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I am trying to find sum reduction of 32 elements (each 1 byte data) on an Intel i3 processor. I did this:

s=0; 
for (i=0; i<32; i++)
{
    s = s + a[i];
}  

However, its taking more time, since my application is a real-time application requiring much lesser time. Please note that the final sum could be more than 255.

Is there a way I can implement this using low level SIMD SSE2 instructions? Unfortunately I have never used SSE. I tried searching for sse2 function for this purpose, but it is also not available. Is it (sse) guaranteed to reduce the computation time for such a small-sized problems?

Any suggestions??

Note: I have implemented the similar algorithms using OpenCL and CUDA and that worked great but only when the problem size was big. For small sized problems the cost of overhead was more. Not sure how it works on SSE

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Is the sum bigger than 255? –  hirschhornsalz Jun 7 '12 at 13:42
    
Yes the final sum could be bigger than 255 –  gpuguy Jun 7 '12 at 13:43

2 Answers 2

You can abuse PSADBW to calculate small horizontal sums quickly.

Something like this: (not tested)

pxor xmm0, xmm0
psadbw xmm0, [a + 0]
pxor xmm1, xmm1
psadbw xmm1, [a + 16]
paddw xmm0, xmm1
pshufd xmm1, xmm0, 2
paddw xmm0, xmm1 ; low word in xmm0 is the total sum

Attempted intrinsics version:

I never use intrinsics so this code probably makes no sense whatsoever. The disassembly looked OK though.

uint16_t sum_32(const uint8_t a[32])
{
    __m128i zero = _mm_xor_si128(zero, zero);
    __m128i sum0 = _mm_sad_epu8(
                        zero,
                        _mm_load_si128(reinterpret_cast<const __m128i*>(a)));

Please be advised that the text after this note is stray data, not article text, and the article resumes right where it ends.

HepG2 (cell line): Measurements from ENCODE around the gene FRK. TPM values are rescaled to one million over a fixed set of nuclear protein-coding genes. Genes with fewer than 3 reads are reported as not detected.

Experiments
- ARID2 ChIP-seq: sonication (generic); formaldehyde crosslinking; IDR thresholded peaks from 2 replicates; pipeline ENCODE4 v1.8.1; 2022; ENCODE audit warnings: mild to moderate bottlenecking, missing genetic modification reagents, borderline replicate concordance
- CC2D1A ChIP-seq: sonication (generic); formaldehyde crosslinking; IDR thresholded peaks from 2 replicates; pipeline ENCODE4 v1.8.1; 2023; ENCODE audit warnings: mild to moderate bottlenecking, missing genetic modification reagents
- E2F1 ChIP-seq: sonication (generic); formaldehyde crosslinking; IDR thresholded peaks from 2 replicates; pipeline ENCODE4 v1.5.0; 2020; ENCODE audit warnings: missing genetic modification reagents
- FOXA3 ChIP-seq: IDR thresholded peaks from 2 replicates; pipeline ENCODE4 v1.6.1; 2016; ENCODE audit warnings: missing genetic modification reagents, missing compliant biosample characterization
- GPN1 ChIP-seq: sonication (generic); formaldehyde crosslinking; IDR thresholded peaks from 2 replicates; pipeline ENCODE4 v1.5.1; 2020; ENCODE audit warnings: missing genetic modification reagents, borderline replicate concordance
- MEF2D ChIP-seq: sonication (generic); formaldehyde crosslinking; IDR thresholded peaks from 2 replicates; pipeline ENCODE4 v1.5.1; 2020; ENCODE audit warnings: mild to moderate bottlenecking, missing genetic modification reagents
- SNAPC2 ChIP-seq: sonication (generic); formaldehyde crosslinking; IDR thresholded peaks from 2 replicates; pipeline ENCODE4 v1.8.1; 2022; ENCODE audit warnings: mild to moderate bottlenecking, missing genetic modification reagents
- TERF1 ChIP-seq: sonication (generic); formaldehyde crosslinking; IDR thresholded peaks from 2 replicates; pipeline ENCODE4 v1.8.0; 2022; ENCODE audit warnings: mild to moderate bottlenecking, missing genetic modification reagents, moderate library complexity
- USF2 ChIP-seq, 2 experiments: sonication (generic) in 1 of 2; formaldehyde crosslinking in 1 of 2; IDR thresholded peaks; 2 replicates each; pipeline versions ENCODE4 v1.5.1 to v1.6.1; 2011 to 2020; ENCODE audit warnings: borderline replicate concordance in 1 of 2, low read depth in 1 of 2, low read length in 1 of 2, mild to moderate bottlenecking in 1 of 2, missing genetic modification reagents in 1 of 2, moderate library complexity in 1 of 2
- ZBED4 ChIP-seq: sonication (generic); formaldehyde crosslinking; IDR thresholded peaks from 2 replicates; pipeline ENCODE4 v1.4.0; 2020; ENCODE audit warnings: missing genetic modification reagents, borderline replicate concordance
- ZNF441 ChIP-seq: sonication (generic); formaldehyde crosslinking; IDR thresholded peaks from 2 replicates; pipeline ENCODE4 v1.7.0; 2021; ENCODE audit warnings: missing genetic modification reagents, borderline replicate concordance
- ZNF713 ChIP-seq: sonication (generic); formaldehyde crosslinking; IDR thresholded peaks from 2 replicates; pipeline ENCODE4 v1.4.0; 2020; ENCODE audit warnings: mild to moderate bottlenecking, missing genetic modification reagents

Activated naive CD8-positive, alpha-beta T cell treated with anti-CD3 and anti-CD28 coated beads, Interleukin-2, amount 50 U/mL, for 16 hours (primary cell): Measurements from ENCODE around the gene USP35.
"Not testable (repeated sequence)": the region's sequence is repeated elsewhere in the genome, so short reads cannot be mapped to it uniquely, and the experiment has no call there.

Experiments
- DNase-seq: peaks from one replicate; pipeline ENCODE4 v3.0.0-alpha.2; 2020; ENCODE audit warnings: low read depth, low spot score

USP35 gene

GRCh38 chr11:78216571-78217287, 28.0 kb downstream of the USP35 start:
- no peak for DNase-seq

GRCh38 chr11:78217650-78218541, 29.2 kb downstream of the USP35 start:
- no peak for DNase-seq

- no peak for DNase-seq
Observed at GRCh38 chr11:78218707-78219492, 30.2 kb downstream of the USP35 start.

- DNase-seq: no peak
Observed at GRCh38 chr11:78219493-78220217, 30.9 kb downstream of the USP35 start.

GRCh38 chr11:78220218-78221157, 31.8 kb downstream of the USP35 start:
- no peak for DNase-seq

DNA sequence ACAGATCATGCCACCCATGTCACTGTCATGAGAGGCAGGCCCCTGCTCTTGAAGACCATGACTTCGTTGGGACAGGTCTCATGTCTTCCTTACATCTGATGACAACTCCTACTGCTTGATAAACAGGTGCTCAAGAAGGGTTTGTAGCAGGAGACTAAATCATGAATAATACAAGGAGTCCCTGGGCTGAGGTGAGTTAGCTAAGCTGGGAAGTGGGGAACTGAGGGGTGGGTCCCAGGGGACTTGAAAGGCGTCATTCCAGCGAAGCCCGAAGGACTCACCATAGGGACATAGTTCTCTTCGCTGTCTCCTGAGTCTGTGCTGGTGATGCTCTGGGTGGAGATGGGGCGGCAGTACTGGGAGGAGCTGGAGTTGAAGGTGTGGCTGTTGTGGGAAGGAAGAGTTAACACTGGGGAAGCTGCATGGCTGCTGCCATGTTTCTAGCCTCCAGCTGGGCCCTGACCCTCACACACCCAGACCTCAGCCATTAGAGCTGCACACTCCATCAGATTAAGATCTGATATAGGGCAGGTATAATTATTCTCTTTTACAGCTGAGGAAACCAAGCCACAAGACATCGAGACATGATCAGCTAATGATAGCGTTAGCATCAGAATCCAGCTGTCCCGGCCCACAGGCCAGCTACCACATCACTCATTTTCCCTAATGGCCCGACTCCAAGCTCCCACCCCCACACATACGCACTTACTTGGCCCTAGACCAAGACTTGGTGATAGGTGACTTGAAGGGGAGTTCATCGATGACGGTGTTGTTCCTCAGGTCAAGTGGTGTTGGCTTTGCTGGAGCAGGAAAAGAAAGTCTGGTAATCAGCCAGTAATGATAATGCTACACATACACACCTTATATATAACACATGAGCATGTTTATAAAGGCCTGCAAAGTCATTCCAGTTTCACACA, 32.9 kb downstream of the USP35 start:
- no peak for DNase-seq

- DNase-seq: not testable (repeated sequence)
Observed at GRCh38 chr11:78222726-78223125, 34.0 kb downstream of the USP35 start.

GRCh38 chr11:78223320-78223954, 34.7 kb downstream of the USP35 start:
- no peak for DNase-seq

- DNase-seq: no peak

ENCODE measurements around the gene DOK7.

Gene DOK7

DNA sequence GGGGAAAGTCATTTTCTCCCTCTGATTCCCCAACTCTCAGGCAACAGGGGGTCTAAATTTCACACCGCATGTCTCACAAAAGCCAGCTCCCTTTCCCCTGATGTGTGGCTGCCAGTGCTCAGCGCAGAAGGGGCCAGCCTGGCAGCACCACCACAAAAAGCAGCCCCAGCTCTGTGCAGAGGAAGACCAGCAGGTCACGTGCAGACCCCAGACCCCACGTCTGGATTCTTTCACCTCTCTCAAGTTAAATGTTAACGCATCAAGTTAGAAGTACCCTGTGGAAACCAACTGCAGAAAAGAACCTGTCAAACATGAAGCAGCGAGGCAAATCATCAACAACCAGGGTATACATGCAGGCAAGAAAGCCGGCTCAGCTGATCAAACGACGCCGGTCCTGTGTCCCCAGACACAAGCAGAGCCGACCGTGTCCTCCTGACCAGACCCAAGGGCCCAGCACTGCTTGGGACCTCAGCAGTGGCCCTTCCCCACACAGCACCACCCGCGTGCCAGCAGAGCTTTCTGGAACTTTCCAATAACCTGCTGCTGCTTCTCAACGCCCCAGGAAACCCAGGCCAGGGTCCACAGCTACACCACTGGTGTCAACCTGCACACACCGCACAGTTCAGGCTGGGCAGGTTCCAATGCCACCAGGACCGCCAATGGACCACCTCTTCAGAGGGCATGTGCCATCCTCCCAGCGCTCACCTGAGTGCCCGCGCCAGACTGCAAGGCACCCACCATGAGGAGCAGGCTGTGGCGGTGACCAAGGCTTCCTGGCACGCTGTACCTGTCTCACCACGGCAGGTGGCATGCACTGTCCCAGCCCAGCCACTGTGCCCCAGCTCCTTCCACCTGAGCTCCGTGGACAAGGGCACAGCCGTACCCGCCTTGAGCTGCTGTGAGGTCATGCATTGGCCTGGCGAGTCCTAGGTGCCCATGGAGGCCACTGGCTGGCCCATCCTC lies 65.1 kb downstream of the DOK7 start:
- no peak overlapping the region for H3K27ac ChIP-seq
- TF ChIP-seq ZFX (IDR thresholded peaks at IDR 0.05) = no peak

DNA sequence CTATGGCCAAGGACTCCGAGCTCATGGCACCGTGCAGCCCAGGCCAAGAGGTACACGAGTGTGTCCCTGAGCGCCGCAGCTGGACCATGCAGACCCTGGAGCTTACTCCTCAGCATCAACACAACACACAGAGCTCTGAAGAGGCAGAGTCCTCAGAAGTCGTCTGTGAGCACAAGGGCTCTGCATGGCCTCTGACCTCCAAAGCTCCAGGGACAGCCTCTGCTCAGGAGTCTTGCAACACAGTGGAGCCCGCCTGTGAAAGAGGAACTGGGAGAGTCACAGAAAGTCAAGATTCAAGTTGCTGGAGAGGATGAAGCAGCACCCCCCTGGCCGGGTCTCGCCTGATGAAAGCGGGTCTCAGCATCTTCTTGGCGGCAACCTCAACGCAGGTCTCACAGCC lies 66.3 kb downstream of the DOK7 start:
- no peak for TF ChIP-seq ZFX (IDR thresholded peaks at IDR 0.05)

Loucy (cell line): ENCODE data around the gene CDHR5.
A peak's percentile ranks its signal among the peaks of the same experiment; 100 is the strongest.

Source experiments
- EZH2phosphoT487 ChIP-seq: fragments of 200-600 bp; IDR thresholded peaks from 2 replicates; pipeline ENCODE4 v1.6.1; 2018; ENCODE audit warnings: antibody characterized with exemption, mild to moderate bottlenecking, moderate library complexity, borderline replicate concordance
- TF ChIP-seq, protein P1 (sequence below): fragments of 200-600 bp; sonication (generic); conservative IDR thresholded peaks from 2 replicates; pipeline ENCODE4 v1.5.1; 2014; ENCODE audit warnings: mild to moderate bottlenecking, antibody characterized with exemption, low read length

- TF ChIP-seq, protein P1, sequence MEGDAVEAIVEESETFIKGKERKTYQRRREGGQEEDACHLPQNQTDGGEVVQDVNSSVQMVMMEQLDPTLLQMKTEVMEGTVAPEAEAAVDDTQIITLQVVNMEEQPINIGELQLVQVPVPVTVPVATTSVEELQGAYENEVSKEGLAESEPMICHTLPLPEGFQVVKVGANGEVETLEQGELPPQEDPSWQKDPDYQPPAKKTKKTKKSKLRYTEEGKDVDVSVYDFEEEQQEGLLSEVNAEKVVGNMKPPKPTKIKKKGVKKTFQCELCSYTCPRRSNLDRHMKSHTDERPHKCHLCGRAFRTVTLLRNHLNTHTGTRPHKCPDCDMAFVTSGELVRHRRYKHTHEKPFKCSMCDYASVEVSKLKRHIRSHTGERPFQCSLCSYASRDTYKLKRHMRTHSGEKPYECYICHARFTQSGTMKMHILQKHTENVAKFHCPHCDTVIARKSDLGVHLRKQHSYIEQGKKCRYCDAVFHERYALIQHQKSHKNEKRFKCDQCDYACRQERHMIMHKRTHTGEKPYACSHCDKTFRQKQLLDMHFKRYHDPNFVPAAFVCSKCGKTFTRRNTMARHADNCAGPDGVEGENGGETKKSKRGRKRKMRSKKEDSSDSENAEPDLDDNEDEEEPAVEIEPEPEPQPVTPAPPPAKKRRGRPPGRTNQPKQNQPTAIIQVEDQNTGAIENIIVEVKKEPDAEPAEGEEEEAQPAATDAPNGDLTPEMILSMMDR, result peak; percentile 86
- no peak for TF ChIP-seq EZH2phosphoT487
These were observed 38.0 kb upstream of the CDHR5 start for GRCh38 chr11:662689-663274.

__m128i sum1 = _mm_sad_epu8(
                        zero,
                        _mm_load_si128(reinterpret_cast<const __m128i*>(&a[16])));
    __m128i sum2 = _mm_add_epi16(sum0, sum1);
    __m128i totalsum = _mm_add_epi16(sum2, _mm_shuffle_epi32(sum2, 2));
    return totalsum.m128i_u16[0];
}
share|improve this answer
    
Could you please write the Intel® C++ Compiler Intrinsic Equivalents for the above? –  gpuguy Jun 12 '12 at 3:07
    
@gpuguy I tried, but I never use intrinsics so I probably messed something up. That reinterpret_cast doesn't look too nice either, but I couldn't figure out how to get rid of it. –  harold Jun 12 '12 at 11:22

This is a bit long-winded but it should still be at least 2x faster than the scalar code:

uint16_t sum_32(const uint8_t a[32])
{
    const __m128i vk0 = _mm_set1_epi8(0);   // constant vector of all 0s for use with _mm_unpacklo_epi8/_mm_unpackhi_epi8
    __m128i v = _mm_load_si128(a);          // load first vector of 8 bit values
    __m128i vl = _mm_unpacklo_epi8(v, vk0); // unpack to two vectors of 16 bit values
    __m128i vh = _mm_unpackhi_epi8(v, vk0);
    __m128i vsum = _mm_add_epi16(vl, vh);
    v = _mm_load_si128(&a[16]);             // load second vector of 8 bit values
    vl = _mm_unpacklo_epi8(v, vk0);         // unpack to two vectors of 16 bit values
    vh = _mm_unpackhi_epi8(v, vk0);
    vsum = _mm_add_epi16(vsum, vl);
    vsum = _mm_add_epi16(vsum, vh);
    // horizontal sum
    vsum = _mm_add_epi16(vsum, _mm_srli_si128(vsum, 8));
    vsum = _mm_add_epi16(vsum, _mm_srli_si128(vsum, 4));
    vsum = _mm_add_epi16(vsum, _mm_srli_si128(vsum, 2));
    return _mm_extract_epi16(vsum, 0);
}

Note that a[] needs to be 16 byte aligned.

You can probably improve on the above code using _mm_hadd_epi16.

share|improve this answer
    
How do I make sure that a[] is 16 byte aligned? In SSE is there any thing similar to __align__(16) in CUDA? –  gpuguy Jun 8 '12 at 3:01
    
It depends what compiler and OS you are using - e.g. for gcc with non-dynamic allocations use __attribute__ ((aligned(16))) - for dynamic allocations on Linux use memalign() or posix_memalign(). –  Paul R Jun 8 '12 at 6:26

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